https://authoritynutrition.com/fresh-vs-frozen-fruit-and-vegetables/
https://authoritynutrition.com/11-proven-health-benefits-of-chia-seeds/
http://www.precisionnutrition.com/encyclopedia/food/eggs/

Butternut Squash & Lentil Curry Recipe

It’s nice to have warm, comforting meals in the cold autumn evenings. This tasty butternut squash & lentil curry recipe is my favourite dinner to have. It makes the most of butternut squash which is in season in the UK in autumn.

The brown rice is lower in sugar than white rice and as it is wholegrain it contains more B vitamins and magnesium.

Serves 2

Time to prepare & cook: 1 hour

Ingredients

1tbsp Coconut Oil

1 Red Onion

1 Garlic Clove

1inch Root Ginger

1/2 tbsp Ground Cumin

1 tsp Ground Coriander

1/4 tsp Ground Turmeric

345ml Passata

1/4 block Coconut Cream

125g  Red Lentils

1 Butternut squash

I large leaf Swiss chard

1 tsp Olive oil

600ml Filtered Water

150g (75g/serving) Brown Rice

¼ tsp  Himalayan Pink Crystal Salt

¼ tsp Black Pepper

Instructions

Firstly preheat the oven to fan 180C.

Now chop the butternut squash in half. Scoop out the seeds with a dessert spoon and discard. Chop a grid into the surface of the butternut squash flesh. Place the butternut squash halves in a baking dish. Drizzle with olive oil.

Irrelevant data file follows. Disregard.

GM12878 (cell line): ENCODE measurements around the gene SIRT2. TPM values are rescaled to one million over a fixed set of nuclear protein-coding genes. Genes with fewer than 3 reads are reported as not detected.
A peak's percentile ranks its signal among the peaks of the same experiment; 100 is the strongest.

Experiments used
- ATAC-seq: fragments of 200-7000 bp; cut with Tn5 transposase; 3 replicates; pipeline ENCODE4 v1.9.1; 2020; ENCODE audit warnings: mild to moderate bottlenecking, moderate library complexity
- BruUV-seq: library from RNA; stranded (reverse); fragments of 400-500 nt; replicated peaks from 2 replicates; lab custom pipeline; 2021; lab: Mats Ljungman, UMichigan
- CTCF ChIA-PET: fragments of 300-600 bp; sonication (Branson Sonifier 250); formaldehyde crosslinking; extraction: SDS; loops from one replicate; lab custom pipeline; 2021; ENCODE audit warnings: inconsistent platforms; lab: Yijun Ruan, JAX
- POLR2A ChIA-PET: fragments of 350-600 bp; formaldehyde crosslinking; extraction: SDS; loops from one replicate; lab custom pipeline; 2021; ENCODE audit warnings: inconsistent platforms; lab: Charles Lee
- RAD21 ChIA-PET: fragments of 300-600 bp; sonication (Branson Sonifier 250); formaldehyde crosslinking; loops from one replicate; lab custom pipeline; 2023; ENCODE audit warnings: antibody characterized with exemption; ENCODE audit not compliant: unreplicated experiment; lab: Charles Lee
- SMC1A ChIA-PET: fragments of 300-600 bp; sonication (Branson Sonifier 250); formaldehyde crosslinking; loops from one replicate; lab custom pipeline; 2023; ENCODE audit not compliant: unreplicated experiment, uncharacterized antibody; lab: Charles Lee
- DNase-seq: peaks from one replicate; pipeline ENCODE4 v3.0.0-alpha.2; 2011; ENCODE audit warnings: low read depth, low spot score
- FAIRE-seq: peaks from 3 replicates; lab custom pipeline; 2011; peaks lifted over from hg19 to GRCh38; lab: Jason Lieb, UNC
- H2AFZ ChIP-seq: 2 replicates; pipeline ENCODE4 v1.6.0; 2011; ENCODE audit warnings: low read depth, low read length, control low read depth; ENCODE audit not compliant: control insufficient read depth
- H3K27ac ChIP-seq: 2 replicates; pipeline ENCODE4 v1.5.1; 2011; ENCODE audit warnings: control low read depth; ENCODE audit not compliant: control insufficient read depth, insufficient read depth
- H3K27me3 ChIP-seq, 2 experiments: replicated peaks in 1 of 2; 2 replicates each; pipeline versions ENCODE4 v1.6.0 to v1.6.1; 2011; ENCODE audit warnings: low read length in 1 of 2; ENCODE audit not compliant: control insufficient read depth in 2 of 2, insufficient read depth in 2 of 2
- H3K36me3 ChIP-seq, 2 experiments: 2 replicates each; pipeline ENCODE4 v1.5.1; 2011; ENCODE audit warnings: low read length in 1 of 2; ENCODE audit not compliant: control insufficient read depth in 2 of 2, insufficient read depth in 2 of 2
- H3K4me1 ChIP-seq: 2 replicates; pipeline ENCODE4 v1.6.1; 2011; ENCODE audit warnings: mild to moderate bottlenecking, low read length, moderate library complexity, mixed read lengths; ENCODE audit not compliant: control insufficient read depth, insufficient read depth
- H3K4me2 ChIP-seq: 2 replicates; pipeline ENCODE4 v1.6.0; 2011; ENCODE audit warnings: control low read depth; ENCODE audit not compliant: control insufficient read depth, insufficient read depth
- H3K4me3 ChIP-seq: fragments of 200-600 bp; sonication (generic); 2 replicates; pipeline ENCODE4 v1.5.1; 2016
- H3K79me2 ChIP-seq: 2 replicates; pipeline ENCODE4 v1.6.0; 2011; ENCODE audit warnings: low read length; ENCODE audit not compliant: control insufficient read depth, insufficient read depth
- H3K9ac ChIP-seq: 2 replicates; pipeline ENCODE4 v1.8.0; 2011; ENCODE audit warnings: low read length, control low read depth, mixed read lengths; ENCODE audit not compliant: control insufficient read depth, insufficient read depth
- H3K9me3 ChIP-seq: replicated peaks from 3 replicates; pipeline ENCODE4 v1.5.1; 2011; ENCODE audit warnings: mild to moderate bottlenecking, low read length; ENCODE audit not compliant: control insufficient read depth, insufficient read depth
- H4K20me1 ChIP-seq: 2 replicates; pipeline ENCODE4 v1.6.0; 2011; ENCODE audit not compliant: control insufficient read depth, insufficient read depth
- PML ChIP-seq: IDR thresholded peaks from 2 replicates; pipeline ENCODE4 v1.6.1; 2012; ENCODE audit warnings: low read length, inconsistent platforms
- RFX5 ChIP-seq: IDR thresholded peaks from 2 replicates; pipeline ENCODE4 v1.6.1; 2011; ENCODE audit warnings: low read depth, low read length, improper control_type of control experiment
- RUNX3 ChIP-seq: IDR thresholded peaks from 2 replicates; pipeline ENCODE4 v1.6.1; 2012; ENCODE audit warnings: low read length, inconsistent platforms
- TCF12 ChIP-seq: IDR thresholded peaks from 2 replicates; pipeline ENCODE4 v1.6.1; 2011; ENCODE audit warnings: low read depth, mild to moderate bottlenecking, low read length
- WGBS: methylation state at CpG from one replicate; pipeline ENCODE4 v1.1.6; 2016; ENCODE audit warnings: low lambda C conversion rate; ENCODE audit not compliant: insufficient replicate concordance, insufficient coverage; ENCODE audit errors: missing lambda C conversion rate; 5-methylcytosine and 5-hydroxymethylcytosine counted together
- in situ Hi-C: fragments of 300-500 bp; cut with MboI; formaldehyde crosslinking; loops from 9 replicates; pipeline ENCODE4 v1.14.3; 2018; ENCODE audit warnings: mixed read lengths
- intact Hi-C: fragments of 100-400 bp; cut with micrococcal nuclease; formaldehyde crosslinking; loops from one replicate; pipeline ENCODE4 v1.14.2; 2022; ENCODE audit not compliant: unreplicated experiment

When the oven is ready, add the butternut squash halves into the oven and cook for 40 minutes.

Next melt the coconut oil in a medium pan.

Now add the chopped onion, and salt, black pepper, cumin, coriander and turmeric and stir.

When the onions start to look clear, add in the chopped garlic.

Boil some water. Cut off a quarter of the coconut cream block and place it in a small glass. Pour in 200ml boiling water to dissolve the block.

Now add in the passata and water. Pour in the red lentils. Next pour in the coconut cream. Also cut up 2 inch pieces of the Swiss chard and add to the curry. Simmer on a low heat for 25 minutes stirring regularly. Add in extra water if necessary.

While the curry is cooking, pour the brown rice into a pan of filtered water at the ratio 1:2 brown rice:water. Bring to the boil and then simmer for 25 minutes on a low heat. Do not stir.

When the butternut squash is cooked, remove from the oven and leave to cool.

Once cool. use a dessert spoon to scoop out the butternut squash flesh and put into the curry.

Serve the butternut squash & lentil curry with the brown rice. Enjoy!